President and CEO, Orbit
Rome, July 1998
TBS: Thereís been a lot of talk that Orbit is moving out of Rome. Is this
We are not moving out of Rome, we are focusing on decentralizing portions of our
business, what weíre calling the Arabization of Orbit. Over the last five years
weíve encountered many obstacles; those obstacles have now been overcome, and
weíre much more comfortable with integrating our business back into the region.
The business will not be centrally located in one place, it will be divided into
sections. Primarily the infrastructure weíre establishing is built around the
production plants that we have for Arabic products.
TBS: A lot of which
you would do outside Rome anyway.
Zilo: We have very
little production in Rome. We donít have the studio capabilites, itís difficult
to get access to talent, etc. So we were since our inception producing all our
programming for our second channel, al-Thaniya, from the region--Kuwait, Cairo,
and Lebanon. So now having experienced the higher, incremental costs of having
to go through third parties, where you donít have your own infrastructure, weíre
now focusing on that infrastructure to bring our costs down in order to be able
to produce more. Anyone who is committed to [this], like Sheikh Saleh has done
on his side in Avezzano and elsewhere, you have to have the infrastructure to
keep your costs down and have vertical integration and control of your programming.
The fundamental issue that we find everywhere is that studios are very rare, and
the people that you commission to do the work then have to deal with another,
third party, and everybody takes a piece along the way.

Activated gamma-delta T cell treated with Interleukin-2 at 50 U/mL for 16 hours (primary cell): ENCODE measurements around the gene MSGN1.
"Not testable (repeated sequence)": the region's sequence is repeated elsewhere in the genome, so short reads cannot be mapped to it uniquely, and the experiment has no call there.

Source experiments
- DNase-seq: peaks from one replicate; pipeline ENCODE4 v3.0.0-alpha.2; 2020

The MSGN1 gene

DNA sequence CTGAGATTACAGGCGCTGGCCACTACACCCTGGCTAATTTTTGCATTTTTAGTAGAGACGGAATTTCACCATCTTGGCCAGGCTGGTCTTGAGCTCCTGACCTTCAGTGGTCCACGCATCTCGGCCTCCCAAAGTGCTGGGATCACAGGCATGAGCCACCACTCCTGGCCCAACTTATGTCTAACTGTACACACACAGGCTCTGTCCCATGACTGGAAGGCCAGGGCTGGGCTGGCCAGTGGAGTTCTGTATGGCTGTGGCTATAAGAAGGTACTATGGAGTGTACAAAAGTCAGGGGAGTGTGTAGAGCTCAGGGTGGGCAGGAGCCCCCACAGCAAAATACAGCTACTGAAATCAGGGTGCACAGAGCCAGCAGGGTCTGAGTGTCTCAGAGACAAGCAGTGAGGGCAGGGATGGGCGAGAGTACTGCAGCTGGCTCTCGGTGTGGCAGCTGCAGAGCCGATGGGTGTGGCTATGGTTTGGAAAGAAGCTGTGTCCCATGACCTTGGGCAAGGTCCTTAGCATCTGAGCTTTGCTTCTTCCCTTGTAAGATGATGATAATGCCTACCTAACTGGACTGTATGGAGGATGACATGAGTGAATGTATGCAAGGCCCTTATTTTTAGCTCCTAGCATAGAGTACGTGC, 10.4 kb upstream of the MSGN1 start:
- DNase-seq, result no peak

TBS: Will you still
commission outside work?
Zilo: We will commission
outside work, we will cause the outside people to use our facilities, so we have
control of those markups.
TBS: Is this reorganization
or this decentralization already underway?
Zilo: Itís been
underway for six months.
TBS: Where will the production
centers be located? Weíve heard mentions of Cairo and Jebel Ali in Dubai.
Zilo: By this time
next year we will have substantial resources in Cyprus, Dubai, Jebel Ali, Kuwait,
Cairo, Lebanon, and here in Rome. The bases Iíve just cited are existing today,
theyíre just smaller. This should allow us to integrate ourselves better into
the culture and the language, and also bring down the costs. People, I believe,
overreacted to this concept of decentralization and turned it into a catch-all
of, weíre leaving Rome. Now, anythingís possibletwo years from now, three
years from now, we may, who knows. In the same way that any broadcasterís strategy
may change and their focus may change. Business is vibrant, business has to adjust
to the conditions of the day. So weíre not precluding it, but thatís not in the
TBS: Earlier this
year trade publications were reporting that Orbit expected to show a profit within
a yearís time. Is decentralization and the cost of new startups and expanded production
facilities going to delay that move into becoming a profit center?
Zilo: No. The timeline
to break even for us is December. Nothing is going to distract us from that. A
lot of the elements of decentralization actually are contributing to reducing
costsone body alone moving out of Rome saves you 42 percent of the salary.
Anything that has to do with infrastructure is a capital cost, thatís long-term,
as a separate element. So thatís expansion, as opposed to the operating business
TBS: Arenít you
concerned at all that you might be politically vulnerable? After all, youíre carrying
news programming from the American networks, youíre carrying discussion shows,
which can be controversial; thatís part of their excitement. Was that a consideration?
Did it make you hesitate at all?
Zilo: Not at all.
Weíre sensitive to it; you have to be able to protect your business from political